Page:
What would you do if you had the money to rebuild the entire personal computer architecture and its operating from scratch and if you said ‘to hell with backwards compatibility’? Well that’s Menlo Park-based Be Inc has effectively done with its dual PowerPC 603-based BeBox which has a new hardware architecture, a new operating system and a new vision of exactly what a multimedia personal computer should be (CI No 2,764). The company, founded by Jean-Louis Gassee, former president of Apple Computer Inc’s product division, intends to make uniprocessor desktop machines a thing of the past. The strange new BeBox device – which is expected to cost about $1,600 (minus screen and keyboard and disk and even memory) – is aimed straight at the multimedia market somewhere between classic personal computer, Internet station, games console, embedded controller and video editing station. The idea, said Gassee, is to produce a completely new machine that is unencumbered by the baggage of supporting existing applications. He talks of it as a dual processor Amiga done right, using 90s technology. It is a courageous, but risky proposition.
Despite its intention of doing away with old baggage, the BeBox hardware is constructed as far as possible from personal computer standard components for the sake of economy. So there is a PCI bus, with three PCI slots and four AT slots. Expandability is one of the box’s strong points, with four serial, a parallel, two joystick and three infra-red ports, plus various audio imports and outputs and a ‘Geek port’ – a 37-pin connector designed to enable experimenters and small entrepreneurs to build things onto the basic machine. This includes power pins, two directional data ports, four analogue to digital pins and four digital to analogue pins. And it is all protected by fuses for when the experimenter tries to blow the thing up. The technophile market is particularly important to Be, said Gassee: We want to attract the hairy guys… we want to attract the lunatic fringe… they will find the interesting applications. The two-way PowerPC 603 box is only the first of a projected line of machines that are expected to scale up to eight processors and include a laptop. But if you thought the hardware was different, the operating system is even more so. The microkernel-based BeOS operating system contains a built-in object-oriented database, is multi-threaded and pre-emptive, and each window open on the screen has its own thread. Be said the operating system automatically assigns threads to whichever CPU can give the most efficient execution. Moreover, applications can temporarily take over one of the processors for time-critical work, leaving the other to handle the rest of the work. The operating system structure looks rather like IBM Corp’s defunct Workplace microkernel architecture – on top of the kernel sit various servers that provide low-level services such as the file system and low-level user interface work. On top of the kernel, servers and device drivers sit software kits, Taligent-esque components for building applications. These C++ building blocks include storage, graphical user interface, media, Musical Instrument Digital Interface, network and device kits. And Gassee says he plans to license the Java language. In a demonstration in France, an executive ran three video applications at the same time as two sound files and was still able to start up new applications without any noticeable delay.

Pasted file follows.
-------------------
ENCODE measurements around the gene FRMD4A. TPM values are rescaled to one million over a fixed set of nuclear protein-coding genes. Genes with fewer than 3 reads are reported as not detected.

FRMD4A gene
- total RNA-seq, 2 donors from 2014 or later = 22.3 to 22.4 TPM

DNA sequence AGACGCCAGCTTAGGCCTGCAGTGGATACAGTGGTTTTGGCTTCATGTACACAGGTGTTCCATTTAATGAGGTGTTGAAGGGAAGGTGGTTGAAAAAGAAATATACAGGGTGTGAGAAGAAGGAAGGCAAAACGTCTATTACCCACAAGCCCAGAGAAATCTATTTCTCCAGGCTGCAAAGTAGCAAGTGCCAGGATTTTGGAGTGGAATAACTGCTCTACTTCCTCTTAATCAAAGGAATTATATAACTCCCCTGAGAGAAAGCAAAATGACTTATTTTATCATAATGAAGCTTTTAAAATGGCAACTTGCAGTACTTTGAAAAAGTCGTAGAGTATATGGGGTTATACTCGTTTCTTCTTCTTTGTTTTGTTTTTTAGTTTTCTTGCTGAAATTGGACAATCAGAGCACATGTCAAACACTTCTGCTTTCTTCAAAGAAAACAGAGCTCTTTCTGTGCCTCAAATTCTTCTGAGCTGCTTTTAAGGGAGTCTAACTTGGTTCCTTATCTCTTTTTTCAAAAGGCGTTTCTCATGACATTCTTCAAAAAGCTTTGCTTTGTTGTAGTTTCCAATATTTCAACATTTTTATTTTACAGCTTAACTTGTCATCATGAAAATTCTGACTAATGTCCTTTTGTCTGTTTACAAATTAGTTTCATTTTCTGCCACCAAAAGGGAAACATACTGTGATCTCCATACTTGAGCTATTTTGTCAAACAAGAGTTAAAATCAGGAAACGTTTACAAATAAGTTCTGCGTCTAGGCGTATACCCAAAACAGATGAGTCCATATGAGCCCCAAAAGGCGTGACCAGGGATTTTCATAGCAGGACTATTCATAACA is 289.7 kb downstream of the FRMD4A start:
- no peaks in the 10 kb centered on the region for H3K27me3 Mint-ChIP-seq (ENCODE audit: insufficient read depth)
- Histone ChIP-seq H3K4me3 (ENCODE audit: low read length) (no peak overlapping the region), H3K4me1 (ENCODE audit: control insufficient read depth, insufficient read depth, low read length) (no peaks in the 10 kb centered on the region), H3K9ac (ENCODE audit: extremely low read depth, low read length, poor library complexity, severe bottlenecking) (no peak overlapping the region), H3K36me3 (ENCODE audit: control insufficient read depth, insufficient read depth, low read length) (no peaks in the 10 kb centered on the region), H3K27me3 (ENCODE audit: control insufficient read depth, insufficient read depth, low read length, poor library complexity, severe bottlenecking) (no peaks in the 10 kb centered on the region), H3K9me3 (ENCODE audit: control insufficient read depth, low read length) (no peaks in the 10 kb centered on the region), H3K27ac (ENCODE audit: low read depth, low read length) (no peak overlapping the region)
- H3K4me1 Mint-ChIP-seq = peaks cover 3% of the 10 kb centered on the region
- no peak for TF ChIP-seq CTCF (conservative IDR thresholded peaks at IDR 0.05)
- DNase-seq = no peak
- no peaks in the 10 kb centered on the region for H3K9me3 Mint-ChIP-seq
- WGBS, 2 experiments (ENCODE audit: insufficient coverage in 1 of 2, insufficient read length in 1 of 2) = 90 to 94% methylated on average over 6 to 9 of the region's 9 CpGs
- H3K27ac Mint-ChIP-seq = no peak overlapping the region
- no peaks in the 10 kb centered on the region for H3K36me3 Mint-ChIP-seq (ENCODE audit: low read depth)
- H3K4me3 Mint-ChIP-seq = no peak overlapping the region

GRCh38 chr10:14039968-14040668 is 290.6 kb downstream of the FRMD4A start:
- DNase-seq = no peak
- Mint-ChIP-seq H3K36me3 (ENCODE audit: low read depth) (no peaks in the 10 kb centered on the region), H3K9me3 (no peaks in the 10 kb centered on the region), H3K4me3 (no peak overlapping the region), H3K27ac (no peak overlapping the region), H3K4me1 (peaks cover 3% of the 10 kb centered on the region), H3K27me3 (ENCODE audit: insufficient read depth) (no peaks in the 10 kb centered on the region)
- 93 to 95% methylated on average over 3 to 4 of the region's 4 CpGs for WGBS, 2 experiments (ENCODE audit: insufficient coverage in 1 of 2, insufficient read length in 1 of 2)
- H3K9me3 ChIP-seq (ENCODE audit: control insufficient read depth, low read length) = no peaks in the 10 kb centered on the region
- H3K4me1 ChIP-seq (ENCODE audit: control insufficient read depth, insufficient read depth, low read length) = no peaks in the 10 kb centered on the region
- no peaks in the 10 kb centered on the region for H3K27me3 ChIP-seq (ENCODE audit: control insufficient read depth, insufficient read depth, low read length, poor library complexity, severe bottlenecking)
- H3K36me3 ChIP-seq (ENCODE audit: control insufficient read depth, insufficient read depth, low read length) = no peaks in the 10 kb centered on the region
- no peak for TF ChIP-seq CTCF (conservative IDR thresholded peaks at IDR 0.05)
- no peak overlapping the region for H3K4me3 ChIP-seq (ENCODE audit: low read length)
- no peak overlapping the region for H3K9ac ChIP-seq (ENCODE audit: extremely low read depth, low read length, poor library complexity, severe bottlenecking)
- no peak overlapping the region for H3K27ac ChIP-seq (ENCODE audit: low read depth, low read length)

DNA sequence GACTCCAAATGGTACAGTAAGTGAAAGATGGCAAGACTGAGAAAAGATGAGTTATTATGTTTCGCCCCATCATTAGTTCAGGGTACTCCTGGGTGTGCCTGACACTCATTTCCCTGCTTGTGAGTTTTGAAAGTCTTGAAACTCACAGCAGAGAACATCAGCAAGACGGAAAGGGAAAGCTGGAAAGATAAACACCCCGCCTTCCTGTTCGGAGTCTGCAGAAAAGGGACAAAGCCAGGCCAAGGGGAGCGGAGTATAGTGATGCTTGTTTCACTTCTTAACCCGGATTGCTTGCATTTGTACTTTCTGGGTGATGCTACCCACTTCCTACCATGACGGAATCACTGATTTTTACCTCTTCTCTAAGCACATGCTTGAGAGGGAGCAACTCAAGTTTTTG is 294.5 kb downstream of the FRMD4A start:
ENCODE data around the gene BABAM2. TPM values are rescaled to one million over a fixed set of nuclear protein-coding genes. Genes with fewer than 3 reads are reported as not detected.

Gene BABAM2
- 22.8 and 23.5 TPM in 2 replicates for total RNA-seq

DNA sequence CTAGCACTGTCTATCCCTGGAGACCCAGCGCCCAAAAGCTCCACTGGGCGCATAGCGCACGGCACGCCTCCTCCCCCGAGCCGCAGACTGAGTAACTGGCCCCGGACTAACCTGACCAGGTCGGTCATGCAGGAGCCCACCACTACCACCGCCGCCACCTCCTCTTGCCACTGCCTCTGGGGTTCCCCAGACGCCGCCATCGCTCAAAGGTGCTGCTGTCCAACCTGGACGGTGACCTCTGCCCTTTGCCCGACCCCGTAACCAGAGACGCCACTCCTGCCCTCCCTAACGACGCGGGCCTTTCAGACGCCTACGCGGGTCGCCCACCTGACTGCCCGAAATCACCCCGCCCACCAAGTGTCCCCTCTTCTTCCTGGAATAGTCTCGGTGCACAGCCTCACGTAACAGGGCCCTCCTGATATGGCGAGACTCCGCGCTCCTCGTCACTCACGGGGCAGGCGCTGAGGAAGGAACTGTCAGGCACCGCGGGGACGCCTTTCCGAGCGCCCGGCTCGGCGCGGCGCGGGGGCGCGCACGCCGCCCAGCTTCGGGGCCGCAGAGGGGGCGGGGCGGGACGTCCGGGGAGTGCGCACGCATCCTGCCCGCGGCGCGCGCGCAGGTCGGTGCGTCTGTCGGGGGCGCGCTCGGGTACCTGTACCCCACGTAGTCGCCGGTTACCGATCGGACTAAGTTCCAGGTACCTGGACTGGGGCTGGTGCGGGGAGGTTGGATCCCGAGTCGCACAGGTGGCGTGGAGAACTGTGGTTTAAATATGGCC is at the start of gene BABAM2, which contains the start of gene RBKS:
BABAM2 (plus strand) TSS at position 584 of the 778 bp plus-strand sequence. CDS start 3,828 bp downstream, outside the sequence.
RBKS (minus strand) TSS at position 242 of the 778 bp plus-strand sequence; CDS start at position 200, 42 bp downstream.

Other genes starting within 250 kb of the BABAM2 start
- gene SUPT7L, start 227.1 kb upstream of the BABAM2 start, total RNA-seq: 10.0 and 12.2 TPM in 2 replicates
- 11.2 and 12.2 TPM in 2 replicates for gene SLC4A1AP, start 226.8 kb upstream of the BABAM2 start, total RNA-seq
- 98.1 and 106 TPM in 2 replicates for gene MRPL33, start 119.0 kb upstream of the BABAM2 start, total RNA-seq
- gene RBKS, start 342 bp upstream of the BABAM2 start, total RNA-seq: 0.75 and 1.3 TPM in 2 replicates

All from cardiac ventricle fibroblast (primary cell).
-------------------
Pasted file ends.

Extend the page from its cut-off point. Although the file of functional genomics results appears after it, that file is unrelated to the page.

By Chris Rose